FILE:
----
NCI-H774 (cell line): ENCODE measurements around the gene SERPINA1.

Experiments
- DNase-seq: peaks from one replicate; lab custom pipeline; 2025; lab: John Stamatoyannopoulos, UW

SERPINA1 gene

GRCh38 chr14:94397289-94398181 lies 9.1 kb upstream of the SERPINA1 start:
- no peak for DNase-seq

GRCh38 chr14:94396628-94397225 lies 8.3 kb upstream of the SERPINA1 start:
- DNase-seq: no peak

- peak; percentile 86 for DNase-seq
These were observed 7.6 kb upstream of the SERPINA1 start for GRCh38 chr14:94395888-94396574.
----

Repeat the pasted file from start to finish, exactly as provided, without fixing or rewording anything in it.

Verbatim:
NCI-H774 (cell line): ENCODE measurements around the gene SERPINA1.

Experiments
- DNase-seq: peaks from one replicate; lab custom pipeline; 2025; lab: John Stamatoyannopoulos, UW

SERPINA1 gene

GRCh38 chr14:94397289-94398181 lies 9.1 kb upstream of the SERPINA1 start:
- no peak for DNase-seq

GRCh38 chr14:94396628-94397225 lies 8.3 kb upstream of the SERPINA1 start:
- DNase-seq: no peak

- peak; percentile 86 for DNase-seq
These were observed 7.6 kb upstream of the SERPINA1 start for GRCh38 chr14:94395888-94396574.